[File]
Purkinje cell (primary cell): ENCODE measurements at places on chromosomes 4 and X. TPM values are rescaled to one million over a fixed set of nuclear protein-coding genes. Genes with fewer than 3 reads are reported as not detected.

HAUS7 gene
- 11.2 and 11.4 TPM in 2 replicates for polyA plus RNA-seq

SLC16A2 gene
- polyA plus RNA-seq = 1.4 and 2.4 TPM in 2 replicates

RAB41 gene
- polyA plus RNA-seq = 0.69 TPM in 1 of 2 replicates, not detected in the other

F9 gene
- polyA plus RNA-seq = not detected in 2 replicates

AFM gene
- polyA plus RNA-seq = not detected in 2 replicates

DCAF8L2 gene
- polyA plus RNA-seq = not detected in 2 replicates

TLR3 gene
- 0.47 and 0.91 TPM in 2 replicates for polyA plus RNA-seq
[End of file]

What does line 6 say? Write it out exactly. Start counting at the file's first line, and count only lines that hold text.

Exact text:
RAB41 gene